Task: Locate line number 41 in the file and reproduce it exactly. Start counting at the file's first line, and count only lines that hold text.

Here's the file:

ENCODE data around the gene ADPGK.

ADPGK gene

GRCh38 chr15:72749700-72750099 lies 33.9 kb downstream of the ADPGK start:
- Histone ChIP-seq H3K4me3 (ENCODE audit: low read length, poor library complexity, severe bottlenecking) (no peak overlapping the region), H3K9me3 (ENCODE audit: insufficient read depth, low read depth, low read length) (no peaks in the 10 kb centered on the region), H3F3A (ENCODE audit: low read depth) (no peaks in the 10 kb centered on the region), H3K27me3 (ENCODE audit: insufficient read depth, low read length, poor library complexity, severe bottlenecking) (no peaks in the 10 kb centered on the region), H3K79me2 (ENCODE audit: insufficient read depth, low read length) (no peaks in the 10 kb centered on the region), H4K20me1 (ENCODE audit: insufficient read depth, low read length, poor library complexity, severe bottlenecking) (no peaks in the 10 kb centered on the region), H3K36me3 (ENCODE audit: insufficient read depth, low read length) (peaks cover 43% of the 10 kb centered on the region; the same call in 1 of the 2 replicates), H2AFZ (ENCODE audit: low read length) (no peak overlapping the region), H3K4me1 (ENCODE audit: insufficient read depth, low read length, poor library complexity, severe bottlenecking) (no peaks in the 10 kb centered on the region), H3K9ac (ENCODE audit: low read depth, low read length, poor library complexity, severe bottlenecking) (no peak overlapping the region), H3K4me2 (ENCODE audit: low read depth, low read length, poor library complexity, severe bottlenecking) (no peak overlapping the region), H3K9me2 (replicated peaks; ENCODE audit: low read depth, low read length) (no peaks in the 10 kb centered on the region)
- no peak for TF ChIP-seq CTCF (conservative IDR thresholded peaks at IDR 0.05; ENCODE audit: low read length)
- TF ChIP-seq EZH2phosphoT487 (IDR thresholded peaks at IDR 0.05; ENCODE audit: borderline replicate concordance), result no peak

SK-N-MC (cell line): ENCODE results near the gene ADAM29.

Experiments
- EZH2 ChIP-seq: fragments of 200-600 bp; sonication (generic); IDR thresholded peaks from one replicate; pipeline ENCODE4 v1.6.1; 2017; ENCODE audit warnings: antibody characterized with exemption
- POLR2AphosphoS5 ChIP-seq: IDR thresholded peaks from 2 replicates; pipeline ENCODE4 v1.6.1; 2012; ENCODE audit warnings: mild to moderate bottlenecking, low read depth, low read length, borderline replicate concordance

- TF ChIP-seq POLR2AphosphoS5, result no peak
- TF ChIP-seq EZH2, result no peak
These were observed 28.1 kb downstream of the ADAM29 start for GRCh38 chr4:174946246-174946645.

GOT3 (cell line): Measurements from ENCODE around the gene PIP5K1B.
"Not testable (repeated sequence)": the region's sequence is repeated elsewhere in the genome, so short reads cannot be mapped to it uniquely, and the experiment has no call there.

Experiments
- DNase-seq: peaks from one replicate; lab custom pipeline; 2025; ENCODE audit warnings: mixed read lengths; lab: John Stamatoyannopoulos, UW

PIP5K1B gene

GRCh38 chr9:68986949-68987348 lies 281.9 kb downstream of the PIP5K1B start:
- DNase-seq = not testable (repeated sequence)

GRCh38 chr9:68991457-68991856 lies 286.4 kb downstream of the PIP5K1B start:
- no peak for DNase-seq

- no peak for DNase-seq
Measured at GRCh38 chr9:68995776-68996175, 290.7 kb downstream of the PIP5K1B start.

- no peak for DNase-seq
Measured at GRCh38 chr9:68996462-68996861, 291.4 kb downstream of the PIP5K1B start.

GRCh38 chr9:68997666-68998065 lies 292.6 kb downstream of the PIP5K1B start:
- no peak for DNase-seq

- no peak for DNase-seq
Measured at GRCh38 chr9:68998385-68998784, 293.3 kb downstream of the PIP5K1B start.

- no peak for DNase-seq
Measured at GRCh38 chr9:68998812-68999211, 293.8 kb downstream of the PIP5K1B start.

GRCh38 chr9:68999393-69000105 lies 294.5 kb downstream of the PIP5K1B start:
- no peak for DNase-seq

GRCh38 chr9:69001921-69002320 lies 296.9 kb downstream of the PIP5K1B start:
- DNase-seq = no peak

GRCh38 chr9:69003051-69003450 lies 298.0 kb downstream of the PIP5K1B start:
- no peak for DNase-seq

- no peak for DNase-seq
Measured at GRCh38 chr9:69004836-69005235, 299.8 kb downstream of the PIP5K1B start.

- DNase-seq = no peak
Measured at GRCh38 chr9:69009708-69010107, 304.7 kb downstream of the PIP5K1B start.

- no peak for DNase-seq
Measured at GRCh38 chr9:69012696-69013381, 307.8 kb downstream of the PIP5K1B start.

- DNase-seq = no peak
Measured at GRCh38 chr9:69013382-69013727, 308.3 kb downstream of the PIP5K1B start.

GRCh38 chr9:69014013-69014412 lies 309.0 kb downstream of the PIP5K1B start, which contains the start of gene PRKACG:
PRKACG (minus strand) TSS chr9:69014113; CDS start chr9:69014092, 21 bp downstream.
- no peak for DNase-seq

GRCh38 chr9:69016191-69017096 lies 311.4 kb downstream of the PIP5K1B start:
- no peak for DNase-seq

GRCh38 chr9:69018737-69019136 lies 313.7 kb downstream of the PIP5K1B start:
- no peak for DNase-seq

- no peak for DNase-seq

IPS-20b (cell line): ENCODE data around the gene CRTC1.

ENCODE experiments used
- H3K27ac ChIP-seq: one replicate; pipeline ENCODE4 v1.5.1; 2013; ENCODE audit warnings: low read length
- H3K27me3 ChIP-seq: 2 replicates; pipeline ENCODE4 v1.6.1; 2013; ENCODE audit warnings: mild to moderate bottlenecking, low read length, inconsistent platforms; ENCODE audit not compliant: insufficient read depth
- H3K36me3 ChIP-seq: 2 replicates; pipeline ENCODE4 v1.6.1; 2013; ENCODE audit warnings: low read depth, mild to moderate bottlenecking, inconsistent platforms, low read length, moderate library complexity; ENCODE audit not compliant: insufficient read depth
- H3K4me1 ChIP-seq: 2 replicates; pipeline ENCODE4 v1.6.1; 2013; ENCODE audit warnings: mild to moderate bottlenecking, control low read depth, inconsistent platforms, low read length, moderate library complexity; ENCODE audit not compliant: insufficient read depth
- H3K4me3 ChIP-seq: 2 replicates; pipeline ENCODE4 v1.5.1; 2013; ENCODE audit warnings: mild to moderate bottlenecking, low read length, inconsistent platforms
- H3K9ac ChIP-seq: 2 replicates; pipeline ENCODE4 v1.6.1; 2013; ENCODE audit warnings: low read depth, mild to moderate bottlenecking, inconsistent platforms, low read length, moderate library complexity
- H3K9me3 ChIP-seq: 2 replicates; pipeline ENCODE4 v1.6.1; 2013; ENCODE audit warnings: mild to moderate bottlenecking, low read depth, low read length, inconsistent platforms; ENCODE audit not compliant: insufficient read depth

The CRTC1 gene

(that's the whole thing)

- DNase-seq = no peak